In leaving England, I should leave a loved but empty land—Mr. Rochester is not there; and if he were, what is, what can that ever be to me? […] Of course (as St. John once said) I must seek another interest in life to replace the one lost: is not the occupation he now offers me truly the most glorious man can adopt or God assign? Is it not, by its noble cares and sublime results, the one best calculated to fill the void left by uptorn affections and demolished hopes? I believe I must say, Yes—and yet I shudder. Alas! If I join St. John, I abandon half myself: if I go to India, I go to premature death. (3.8.114)

Jane’s conviction that going to India would kill her—and the novel’s implication that it does kill St. John later—just shows the British prejudice against it. According to this messed-up line of reasoning, a little English angel like Jane could never survive in India, which is, let’s face it, that worst possible thing: not English.

Mr. Edward Rochester

"This parlour is not his sphere," I reflected: "the Himalayan ridge or Caffre bush, even the plague-cursed Guinea Coast swamp would suit him better. Well may he eschew the calm of domestic life; it is not his element: there his faculties stagnate—they cannot develop or appear to advantage. It is in scenes of strife and danger—where courage is proved, and energy exercised, and fortitude tasked—that he will speak and move, the leader and superior. A merry child would have the advantage of him on this hearth. He is right to choose a missionary’s career—I see it now." (3.8.31)

Rochester used a British colonial outpost (Jamaica) as a get-rich-quick scheme. St. John, on the other hand, is planning to use a British colonial outpost (India) as a sort of adventure playground. Ah, the many different kinds of exploitation!

Mr. Edward Rochester

He chuckled; he rubbed his hands. "Oh, it is rich to see and hear her?" he exclaimed. "Is she original? Is she piquant? I would not exchange this one little English girl for the Grand Turk’s whole seraglio, gazelle-eyes, houri forms, and all!"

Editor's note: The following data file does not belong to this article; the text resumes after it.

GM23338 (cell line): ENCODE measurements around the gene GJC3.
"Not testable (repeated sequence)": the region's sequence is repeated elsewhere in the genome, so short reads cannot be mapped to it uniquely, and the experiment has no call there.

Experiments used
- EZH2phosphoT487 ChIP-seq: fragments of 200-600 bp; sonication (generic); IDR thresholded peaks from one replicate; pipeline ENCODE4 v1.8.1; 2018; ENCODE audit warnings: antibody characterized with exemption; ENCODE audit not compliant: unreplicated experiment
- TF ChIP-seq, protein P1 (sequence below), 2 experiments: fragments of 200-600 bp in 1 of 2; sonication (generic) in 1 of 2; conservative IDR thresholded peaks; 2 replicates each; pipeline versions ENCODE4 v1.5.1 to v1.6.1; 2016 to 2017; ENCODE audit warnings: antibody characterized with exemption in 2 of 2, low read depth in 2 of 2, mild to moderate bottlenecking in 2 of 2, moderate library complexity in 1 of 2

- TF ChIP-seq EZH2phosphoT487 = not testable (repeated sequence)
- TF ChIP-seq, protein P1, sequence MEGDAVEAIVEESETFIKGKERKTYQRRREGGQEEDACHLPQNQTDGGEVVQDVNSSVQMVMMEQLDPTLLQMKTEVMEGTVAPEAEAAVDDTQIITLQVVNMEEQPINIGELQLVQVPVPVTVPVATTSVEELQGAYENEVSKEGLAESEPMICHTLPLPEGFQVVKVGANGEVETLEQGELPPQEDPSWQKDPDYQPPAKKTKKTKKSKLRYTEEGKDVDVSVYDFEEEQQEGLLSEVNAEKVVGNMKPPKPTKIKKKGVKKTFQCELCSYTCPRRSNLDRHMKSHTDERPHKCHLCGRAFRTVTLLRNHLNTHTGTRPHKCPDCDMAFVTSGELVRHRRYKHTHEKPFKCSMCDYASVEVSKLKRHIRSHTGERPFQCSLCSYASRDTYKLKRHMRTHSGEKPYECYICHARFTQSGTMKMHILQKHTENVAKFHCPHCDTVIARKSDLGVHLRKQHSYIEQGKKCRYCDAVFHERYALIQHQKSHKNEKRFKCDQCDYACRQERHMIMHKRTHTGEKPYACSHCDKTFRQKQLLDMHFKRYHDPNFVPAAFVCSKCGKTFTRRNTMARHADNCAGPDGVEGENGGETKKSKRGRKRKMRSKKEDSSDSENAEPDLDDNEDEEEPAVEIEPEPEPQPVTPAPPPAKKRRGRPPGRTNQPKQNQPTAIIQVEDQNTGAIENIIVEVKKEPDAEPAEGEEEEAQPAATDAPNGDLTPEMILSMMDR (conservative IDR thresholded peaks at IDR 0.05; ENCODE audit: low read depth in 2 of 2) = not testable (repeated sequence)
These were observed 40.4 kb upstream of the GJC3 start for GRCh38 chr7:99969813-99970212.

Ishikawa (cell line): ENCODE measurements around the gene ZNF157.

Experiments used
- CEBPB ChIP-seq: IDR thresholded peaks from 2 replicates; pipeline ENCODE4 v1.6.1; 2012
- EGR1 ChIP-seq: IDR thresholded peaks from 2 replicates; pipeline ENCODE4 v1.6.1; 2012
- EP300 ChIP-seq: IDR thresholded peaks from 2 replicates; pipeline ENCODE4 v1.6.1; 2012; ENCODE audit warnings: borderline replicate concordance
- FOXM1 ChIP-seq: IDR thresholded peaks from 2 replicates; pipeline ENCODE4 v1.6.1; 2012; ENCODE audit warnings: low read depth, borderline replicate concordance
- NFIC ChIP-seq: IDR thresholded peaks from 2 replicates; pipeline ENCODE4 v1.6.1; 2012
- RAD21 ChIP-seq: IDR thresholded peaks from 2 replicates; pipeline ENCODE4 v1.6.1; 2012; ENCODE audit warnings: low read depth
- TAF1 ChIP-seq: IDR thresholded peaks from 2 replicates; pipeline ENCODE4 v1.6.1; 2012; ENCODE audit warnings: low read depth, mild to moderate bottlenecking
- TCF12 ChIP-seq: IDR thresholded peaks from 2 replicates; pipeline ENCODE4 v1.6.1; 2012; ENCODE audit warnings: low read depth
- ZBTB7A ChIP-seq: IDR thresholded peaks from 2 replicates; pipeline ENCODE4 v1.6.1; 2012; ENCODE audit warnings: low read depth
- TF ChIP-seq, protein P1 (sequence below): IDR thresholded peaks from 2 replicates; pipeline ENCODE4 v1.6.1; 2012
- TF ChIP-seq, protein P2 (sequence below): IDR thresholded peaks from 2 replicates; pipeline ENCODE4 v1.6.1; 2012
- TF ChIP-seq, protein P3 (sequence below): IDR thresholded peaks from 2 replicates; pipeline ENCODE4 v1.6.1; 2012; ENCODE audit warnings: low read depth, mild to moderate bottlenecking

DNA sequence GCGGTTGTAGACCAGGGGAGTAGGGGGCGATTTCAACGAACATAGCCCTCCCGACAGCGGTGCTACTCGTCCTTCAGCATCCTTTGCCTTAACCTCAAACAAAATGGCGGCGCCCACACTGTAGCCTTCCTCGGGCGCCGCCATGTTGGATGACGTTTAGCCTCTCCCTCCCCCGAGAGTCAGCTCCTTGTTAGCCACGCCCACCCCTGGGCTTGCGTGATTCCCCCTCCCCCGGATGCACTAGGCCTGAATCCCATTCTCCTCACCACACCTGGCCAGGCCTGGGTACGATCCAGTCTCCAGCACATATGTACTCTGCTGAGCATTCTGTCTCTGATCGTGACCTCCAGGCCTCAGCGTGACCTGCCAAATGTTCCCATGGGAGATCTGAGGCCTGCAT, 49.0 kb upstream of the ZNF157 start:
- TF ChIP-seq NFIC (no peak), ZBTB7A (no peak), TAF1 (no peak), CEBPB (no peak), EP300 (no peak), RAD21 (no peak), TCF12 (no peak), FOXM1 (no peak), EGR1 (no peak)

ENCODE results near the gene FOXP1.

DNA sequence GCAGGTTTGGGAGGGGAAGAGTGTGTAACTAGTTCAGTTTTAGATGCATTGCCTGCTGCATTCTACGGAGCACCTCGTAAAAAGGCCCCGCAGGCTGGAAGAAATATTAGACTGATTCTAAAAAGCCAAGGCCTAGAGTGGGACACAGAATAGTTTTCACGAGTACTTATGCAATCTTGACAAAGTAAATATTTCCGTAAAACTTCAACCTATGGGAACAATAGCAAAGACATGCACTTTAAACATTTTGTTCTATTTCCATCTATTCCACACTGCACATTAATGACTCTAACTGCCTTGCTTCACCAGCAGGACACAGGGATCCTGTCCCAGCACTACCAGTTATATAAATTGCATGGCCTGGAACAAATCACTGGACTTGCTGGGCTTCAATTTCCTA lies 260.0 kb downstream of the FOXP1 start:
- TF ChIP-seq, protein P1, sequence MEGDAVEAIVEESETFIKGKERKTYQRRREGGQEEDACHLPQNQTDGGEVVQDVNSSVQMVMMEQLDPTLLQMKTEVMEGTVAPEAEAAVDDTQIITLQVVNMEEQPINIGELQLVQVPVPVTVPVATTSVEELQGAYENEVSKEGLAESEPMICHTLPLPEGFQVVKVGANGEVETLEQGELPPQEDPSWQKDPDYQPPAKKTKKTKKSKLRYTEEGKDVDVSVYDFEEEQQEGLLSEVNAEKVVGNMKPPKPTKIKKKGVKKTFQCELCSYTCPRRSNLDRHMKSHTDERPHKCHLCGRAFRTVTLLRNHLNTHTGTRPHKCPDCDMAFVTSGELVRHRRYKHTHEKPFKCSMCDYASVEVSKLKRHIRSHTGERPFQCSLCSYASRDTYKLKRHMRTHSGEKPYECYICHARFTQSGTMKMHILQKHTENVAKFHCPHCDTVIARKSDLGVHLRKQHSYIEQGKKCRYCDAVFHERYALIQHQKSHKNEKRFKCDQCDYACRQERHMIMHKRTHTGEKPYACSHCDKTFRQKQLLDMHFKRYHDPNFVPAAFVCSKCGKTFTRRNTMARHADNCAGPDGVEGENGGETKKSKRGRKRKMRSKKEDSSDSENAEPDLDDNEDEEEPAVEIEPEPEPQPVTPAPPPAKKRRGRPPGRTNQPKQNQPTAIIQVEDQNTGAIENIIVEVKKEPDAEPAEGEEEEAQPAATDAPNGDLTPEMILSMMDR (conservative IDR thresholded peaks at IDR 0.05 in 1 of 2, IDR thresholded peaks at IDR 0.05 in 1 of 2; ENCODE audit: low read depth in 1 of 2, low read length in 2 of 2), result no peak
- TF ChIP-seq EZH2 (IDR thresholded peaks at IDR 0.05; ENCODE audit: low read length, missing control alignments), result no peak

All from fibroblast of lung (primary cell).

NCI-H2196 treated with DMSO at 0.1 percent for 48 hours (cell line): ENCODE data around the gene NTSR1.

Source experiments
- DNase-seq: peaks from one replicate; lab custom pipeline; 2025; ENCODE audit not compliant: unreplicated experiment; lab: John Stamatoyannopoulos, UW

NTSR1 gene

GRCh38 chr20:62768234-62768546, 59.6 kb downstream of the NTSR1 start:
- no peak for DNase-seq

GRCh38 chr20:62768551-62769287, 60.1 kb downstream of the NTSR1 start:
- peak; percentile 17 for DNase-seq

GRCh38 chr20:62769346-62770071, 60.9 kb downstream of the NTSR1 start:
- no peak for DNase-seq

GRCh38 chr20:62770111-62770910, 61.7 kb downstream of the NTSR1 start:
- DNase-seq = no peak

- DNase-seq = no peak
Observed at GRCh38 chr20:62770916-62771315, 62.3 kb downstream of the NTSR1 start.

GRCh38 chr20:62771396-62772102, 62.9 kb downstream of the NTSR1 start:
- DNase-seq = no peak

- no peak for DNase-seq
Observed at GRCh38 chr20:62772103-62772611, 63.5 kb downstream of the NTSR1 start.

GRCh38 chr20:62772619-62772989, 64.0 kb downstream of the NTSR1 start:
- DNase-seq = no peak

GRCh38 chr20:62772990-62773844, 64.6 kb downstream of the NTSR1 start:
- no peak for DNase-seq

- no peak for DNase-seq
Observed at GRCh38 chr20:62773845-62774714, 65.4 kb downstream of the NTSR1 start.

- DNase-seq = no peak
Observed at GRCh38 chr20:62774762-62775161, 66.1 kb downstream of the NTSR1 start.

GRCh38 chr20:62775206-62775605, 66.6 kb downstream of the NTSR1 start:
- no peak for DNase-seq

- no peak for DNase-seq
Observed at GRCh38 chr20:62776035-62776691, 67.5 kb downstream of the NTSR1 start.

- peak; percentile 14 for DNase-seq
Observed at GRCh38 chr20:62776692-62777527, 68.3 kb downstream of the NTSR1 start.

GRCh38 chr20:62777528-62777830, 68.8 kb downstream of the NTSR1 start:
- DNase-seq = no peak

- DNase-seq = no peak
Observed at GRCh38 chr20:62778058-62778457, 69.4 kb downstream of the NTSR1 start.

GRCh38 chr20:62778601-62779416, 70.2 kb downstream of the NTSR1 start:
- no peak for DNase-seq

The Eastern allusion bit me again. "I’ll not stand you an inch in the stead of a seraglio," I said; "so don’t consider me an equivalent for one. If you have a fancy for anything in that line, away with you, sir, to the bazaars of Stamboul without delay, and lay out in extensive slave-purchases some of that spare cash you seem at a loss to spend satisfactorily here."

"And what will you do, Janet, while I am bargaining for so many tons of flesh and such an assortment of black eyes?"

"I’ll be preparing myself to go out as a missionary to preach liberty to them that are enslaved—your harem inmates amongst the rest. I’ll get admitted there, and I’ll stir up mutiny; and you, three-tailed bashaw as you are, sir, shall in a trice find yourself fettered amongst our hands: nor will I, for one, consent to cut your bonds till you have signed a charter, the most liberal that despot ever yet conferred." (2.9.129-132)

It’s lucky that Rochester thinks Jane is just as good as a whole seraglio (like a harem), because apparently he’s a "serial monogamist"; we know he’s had at least four sexual partners—Bertha, Céline, Giacinta, and Clara—and probably others, too, and that he was aiming at bigamy this time.

So, even though he relies on oriental stereotypes to talk about his own horniness, Rochester the English gentleman is the real consumer of "tons of flesh." Notice Jane’s suggestion that she could be an insurrectionary missionary—maybe there’s some foreshadowing there? Eh? Eh?